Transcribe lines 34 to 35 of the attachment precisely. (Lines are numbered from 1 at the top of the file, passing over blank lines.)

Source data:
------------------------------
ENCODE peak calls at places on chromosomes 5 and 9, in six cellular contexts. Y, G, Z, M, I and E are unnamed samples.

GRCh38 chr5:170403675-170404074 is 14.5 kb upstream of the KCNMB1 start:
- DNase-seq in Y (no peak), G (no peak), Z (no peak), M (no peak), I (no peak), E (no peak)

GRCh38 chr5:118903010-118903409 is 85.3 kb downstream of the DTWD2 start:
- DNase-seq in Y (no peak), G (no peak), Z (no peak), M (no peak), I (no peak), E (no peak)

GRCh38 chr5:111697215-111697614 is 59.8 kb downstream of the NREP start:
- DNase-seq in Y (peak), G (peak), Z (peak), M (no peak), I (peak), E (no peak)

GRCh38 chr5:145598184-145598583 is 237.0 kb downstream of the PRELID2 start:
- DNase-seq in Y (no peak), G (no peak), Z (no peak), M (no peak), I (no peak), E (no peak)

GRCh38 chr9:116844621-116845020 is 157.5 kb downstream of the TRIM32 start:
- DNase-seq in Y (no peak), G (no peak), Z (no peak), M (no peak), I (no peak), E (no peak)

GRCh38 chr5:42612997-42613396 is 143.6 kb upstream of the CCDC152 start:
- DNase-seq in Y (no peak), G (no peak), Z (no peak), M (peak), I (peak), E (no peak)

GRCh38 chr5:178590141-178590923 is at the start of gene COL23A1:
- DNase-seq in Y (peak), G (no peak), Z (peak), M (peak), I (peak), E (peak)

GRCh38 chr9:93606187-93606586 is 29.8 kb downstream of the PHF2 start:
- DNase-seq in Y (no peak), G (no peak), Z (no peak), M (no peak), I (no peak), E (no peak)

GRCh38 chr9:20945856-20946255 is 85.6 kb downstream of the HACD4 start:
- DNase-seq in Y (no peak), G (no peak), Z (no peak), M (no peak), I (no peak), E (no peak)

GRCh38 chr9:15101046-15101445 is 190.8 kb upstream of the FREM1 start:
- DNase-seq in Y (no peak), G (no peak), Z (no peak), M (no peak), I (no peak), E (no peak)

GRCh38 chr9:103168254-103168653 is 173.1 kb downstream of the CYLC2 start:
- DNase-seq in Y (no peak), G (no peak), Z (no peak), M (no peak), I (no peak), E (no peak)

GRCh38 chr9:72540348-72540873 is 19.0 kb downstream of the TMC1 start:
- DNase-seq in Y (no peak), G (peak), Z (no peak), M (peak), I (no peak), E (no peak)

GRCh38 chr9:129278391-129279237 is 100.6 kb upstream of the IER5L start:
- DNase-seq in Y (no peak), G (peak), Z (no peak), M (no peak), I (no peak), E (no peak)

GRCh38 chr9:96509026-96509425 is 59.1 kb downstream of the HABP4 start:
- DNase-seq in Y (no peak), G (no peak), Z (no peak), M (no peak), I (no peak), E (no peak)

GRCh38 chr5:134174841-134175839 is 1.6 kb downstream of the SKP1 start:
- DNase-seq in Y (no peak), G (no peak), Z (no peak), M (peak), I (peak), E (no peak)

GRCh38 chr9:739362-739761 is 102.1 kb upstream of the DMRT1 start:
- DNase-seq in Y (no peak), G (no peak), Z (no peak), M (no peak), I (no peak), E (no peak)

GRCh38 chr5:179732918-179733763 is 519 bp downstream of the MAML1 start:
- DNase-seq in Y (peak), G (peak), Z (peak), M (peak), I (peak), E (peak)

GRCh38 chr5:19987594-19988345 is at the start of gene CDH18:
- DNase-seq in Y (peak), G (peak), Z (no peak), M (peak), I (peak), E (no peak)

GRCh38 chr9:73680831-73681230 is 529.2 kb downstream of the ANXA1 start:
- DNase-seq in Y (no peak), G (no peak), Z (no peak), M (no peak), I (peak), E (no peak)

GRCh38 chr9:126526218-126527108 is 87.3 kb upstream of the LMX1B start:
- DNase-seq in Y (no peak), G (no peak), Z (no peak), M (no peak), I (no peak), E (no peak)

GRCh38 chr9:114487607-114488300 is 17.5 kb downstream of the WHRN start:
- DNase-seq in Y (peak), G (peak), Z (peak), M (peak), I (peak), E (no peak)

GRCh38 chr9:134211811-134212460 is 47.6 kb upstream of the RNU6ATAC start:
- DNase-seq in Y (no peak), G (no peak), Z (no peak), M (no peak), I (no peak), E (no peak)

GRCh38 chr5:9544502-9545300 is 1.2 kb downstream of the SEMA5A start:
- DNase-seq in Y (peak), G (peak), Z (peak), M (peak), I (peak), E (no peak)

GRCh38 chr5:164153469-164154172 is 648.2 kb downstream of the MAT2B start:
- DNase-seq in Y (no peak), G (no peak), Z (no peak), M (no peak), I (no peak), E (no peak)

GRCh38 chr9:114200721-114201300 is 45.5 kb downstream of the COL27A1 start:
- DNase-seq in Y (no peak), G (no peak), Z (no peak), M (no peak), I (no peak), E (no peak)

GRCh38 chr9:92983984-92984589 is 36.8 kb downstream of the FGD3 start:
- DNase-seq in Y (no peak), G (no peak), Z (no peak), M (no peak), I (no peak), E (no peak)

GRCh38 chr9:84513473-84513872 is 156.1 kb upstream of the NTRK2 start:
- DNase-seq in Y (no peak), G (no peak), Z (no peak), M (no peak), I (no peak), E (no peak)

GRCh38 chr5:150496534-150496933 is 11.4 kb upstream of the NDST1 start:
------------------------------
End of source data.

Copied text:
GRCh38 chr5:179732918-179733763 is 519 bp downstream of the MAML1 start:
- DNase-seq in Y (peak), G (peak), Z (peak), M (peak), I (peak), E (peak)